Black pepper, to taste
Servings: This makes enough to fill a huge casserole dish and comfortably served a party of 8 with leftovers.
Prep Time: 30 min
Cook Time: 45 min
Equipment needed: Large deep skillet (12"), baking sheets for toasting bread and cooking bacon
I cooked my bacon on a baking sheet starting out in a cold oven, turning the heat up to 425°. I reserved approximately 1/4 c. bacon fat. After it was crisp, I removed from the oven and drained it on paper towels and then crumbled it. You could dice up your bacon and cook it in the skillet instead, which is actually how I usually do it. This stuff was extra thick though so I thought the oven would do it justice. Mmmm....bacon.
The best bread to use for dressing is slightly stale. It will soak up more of the broth and flavors of the vegetables as opposed to using moist fresh bread. If your grocery store sells day old French or Italian bread, that's a great way to get it on the cheap. I like to pump extra flavor in my stuffing by seasoning and toasting my bread cubes first. I laid out the cubes on a large baking sheet, drizzled in olive oil and then dusted with the smoked paprika, about a teaspoon of Bell's Poultry Seasoning, and the garlic powder. Toast that in an oven on low heat (about 300°) until golden brown. Try not to eat them, because essentially you just made croutons!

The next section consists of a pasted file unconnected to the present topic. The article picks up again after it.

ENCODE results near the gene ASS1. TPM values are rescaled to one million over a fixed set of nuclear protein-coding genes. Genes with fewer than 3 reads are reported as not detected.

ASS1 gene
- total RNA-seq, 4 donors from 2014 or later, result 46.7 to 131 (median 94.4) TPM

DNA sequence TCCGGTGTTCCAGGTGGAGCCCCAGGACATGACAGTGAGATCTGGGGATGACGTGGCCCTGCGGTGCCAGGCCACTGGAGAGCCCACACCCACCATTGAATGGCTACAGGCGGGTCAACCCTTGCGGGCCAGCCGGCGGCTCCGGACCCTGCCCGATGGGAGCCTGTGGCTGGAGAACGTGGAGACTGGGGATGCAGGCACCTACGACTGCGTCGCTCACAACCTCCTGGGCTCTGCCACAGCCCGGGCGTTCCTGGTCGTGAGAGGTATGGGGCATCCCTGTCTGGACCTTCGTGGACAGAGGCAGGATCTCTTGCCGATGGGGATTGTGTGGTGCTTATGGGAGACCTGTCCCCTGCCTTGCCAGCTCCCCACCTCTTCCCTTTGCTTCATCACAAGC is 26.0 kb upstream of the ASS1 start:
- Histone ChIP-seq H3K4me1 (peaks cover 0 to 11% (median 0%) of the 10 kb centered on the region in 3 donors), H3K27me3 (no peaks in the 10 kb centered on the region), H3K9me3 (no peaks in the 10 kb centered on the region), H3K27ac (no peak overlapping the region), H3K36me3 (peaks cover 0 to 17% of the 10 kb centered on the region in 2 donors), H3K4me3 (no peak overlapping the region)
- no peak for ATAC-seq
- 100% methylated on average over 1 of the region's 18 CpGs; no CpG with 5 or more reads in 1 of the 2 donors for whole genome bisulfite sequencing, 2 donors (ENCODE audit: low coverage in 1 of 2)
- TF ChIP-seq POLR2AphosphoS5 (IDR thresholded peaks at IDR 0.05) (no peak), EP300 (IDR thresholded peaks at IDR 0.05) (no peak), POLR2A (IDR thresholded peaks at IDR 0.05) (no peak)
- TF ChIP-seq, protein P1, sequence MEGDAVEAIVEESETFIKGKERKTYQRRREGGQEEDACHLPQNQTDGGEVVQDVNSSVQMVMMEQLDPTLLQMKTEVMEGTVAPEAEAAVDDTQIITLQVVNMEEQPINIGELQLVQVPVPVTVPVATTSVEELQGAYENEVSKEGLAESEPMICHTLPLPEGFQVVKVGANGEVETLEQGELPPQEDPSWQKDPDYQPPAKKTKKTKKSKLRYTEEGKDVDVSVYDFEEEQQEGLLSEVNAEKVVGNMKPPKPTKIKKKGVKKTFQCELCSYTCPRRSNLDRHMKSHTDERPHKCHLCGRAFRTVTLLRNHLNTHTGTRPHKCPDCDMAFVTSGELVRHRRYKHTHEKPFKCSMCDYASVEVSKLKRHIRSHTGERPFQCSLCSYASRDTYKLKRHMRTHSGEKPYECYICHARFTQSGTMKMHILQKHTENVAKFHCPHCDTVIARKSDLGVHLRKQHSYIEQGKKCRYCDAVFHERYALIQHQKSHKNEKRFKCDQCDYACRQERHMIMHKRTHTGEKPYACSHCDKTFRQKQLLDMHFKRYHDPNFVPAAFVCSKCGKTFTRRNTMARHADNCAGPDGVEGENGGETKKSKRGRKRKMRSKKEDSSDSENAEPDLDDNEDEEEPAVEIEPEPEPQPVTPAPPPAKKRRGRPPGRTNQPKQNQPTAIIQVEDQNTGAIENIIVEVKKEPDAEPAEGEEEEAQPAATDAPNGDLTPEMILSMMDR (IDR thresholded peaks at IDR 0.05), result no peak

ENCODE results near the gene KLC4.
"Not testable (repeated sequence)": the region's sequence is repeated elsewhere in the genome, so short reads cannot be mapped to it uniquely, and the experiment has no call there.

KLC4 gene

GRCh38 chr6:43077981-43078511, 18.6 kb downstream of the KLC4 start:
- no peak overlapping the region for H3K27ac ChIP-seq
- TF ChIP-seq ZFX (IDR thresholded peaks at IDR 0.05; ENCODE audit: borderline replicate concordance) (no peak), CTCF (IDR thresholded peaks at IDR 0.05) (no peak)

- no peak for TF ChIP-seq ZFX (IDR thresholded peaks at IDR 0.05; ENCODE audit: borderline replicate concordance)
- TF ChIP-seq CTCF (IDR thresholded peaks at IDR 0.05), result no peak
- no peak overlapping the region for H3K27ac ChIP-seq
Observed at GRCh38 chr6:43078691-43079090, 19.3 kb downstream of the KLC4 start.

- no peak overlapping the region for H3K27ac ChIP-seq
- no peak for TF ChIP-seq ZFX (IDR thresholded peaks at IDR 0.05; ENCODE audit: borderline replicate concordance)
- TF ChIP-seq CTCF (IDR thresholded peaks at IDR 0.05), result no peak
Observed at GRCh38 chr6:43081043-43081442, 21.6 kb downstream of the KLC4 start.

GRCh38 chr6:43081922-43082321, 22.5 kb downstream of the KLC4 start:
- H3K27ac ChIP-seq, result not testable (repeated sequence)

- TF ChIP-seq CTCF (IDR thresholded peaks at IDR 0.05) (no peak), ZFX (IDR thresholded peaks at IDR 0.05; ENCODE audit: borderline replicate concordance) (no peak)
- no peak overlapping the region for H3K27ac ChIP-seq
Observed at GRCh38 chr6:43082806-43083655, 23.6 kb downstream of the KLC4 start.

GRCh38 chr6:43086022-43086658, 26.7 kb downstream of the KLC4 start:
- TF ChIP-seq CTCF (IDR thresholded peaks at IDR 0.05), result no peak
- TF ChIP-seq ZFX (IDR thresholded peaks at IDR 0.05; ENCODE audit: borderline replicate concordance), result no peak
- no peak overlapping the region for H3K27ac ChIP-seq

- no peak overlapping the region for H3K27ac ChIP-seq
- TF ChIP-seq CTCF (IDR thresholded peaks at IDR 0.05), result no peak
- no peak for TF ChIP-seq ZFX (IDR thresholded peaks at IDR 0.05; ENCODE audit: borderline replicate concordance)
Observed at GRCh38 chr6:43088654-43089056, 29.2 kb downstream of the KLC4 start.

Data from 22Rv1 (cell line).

In your skillet, add a couple tablespoons of bacon fat and two tablespoons of butter, over medium heat.
Add the diced onions, fennel, and garlic. Cook until translucent, 3 - 4 minutes. Season with a pinch of salt.
Add the diced apples and continue to cook another 5 minutes until apples have softened. By the way, as long as you thoroughly clean them (and hopefully bought organic), there's really no need to peel the apples.
Season the apples, onion and fennel with the lemon juice, chopped herbs, black pepper, and a couple pinches of salt.
I added a teaspoon or so of Bell's Seasoning too. This stuff is money. My dad put me on years ago but it had been forever since I'd cooked with it.
Add half of the crumbled bacon to the apples and stir to incorporate. Turn off the heat.
Transfer the toasted bread cubes to a large bowl, add the cooked ingredients from the skillet, and toss gently. This is where things rely on instinct. You want to add just enough stock to moisten the bread cubes, but not enough to turn them into mush. Add a couple cups, toss to incorporate, and then slowly pour in a little bit at a time until you get to the right consistency. Use your hands and learn to "feel" as you cook. Season to taste if needed with a pinch of salt, garlic powder, Bell's, etc. Finally, stir in the beaten eggs.
Gently press the dressing into a large buttered casserole dish. Dot with the remaining butter. Bake on the center rack of a preheated oven, 350°, until the top is toasted and golden brown, 30 to 40 minutes.
In the last few minutes of cooking time, top the dressing with the remaining crumbled bacon. Serve hot and thank me later...